Anxiety: How To Manage Anxiety At Christmas
If you’re one of the 8.2 million people in the UK who suffers from depression and anxiety each year you’ll know coping with anxiety at Christmas can be exhausting. Knowing how to manage anxiety at Christmas can help to reduce stress and make you feel more able to cope.
Millions of us are affected by mental illness each year. The latest figures show that mixed anxiety and depression is the most common mental health disorder in Britain – that’s 7.8% of people. And in England, women are twice as likely to be diagnosed with an anxiety disorder than men.
There are many reasons you may feel anxious at Christmas time, including:
- Expectation that it’s the happiest time of the year.
- Expectation that you should be doing certain things.
- Reminder of lost loved ones.
- Increased pressure to socialise.
- The pressure of buying presents: Will they like it? Can I afford it?
- Feeling like you should, or have to, socialise with people you may not want to socialise with.
Whatever the reason for your anxiety, we understand that December can be a minefield for anxiety sufferers. Even with anxiety medication it’s important to have coping strategies and techniques for when you need them. Cognitive Behavioural Therapy (CBT) can be a really useful tool for combating anxious thoughts and this, combined with medication can prove effective strategy for reducing anxiety.
Dr Irina Panihhidina, Consultant Psychiatrist at The London Psychiatry Centre, is highly experienced with complex cases of anxiety. She says: “There’s a pressure to make time to see all our family and friends over the Christmas period, which doesn’t leave much time for ourselves. But, if you’re suffering with anxiety, it’s crucial to set time aside to do things that you enjoy. Whether that’s listening to music or reading a book, try to be forgiving to yourself. Taking care of yourself at Christmas should be your main priority.”
Tips to reduce anxiety
Get some extra sleep
With the busy lives we lead poor sleep is increasingly common, and lack of sleep can have a considerable effect on anxiety levels. When we are asleep our body recharges. Getting enough sleep also helps to keep cortisol levels (the stress hormone that causes the fight or flight response) lowered, which in turn helps to keep feelings of dread and danger to a minimum.
Whether it’s having a lie-in, taking time for an early night or even grabbing a nap in the afternoon, getting some extra Zs can have a positive impact on anxiety levels.
Try not to overindulge
It’s easy to get caught up in the indulgence of Christmas. Mince pies, After Eights – and don’t forget that giant box of Roses. But remember that many foods and drinks are filled with sugar and caffeine which have an almost immediate impact on the body and mood. Sugar and caffeine can make us feel great in the short term, but after you will experience the crash, which has a negative effect both physically and emotionally.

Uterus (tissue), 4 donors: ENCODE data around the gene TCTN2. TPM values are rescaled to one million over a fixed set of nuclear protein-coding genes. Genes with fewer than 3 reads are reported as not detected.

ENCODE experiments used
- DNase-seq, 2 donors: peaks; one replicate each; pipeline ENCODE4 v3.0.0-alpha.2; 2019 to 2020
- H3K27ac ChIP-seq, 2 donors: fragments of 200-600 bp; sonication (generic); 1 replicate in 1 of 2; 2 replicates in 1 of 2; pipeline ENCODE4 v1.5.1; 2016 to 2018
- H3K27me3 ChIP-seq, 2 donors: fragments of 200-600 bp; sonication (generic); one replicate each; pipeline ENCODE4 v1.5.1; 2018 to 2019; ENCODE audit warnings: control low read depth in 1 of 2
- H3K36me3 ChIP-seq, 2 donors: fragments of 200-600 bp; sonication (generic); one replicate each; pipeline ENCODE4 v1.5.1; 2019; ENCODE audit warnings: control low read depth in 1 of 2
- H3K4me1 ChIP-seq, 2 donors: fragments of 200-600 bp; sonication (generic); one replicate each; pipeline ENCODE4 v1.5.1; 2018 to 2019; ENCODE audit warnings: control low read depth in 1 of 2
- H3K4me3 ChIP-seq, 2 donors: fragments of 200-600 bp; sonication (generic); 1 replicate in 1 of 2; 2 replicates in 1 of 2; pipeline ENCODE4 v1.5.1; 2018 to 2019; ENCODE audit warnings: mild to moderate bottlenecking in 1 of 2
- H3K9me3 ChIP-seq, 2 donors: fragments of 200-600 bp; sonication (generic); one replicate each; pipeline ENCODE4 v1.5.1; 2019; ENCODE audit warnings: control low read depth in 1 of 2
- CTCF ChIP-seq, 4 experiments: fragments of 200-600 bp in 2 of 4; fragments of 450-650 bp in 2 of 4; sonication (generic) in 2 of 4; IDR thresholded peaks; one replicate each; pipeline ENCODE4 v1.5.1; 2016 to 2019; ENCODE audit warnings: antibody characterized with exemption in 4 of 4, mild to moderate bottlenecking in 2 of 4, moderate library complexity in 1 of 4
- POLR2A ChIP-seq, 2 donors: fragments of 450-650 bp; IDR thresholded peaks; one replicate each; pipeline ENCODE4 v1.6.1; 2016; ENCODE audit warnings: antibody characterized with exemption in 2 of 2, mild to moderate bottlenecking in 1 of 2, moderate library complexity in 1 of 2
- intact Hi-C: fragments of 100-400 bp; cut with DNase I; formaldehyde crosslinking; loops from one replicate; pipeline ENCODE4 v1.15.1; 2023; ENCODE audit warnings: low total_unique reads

“Whilst being a bit more relaxed than usual about food over Christmas can be good for you, try not to throw all your caution to the wind – enjoy things in moderation to keep a handle on your anxiety.” adds Dr Panihhidina.
Be present in the moment
Focussing on the past or future can make you feel apprehensive, guilty or a myriad of other emotions that will stop you from enjoying the moment. You can use some simple breathing and meditation techniques to help you focus on the here and now so you can enjoy the connection that Christmas time brings. Take a few minutes to try breathing deeply into your belly, counting up to 5, then breathing out and counting back down to 1. This is a great technique for helping to reduce stress and bring you into the present moment when you’re feeling overwhelmed.
Have a plan
It pays to be prepared. When at social events it can be helpful to let a trusted friend know about your anxiety so they can have your back if you need some space or to make a quick exit. It can also be effective to seek out somewhere you can retreat to should you need some personal space – whether it’s a quiet bedroom, the garden or even the bathroom.
Exercise can fall by the wayside in the winter and it’s easy to see why – cold days, dark mornings… But exercise produces chemicals in the body that positively alter mood. It can also help you feel a sense of achievement, and increase self-esteem.
Not a fan of the gym? No problem! A walk around the park can be a good way to burn off some of that energy and trigger those endorphins. Need a moment to yourself after the chaos of Christmas dinner? Why not offer to walk the dog? Besides, a gentle walk will help the turkey go down. Exercise can also help you sleep better, and if you’re outdoors the vitamin D can also help to improve your mood.
There’s no need to cut out alcohol altogether, but drinking responsibly can make a difference to anxiety levels. Whilst drinking may help you to fall asleep, your quality of sleep (and in turn how you feel) will be impacted, and let’s not start on the hangover…
If you do drink, try to alternate with soft drinks to keep hydrated.
“Ultimately, it’s important to take care of yourself over the Christmas period and ensure you have copying techniques and strategies in place to help reduce anxiety.”
If you are feeling anxious and would like help to feel better, our team of experienced private consultant psychiatrists and psychologists are able to provide help. Call now on 020 7580 4224 to discuss booking a consultation.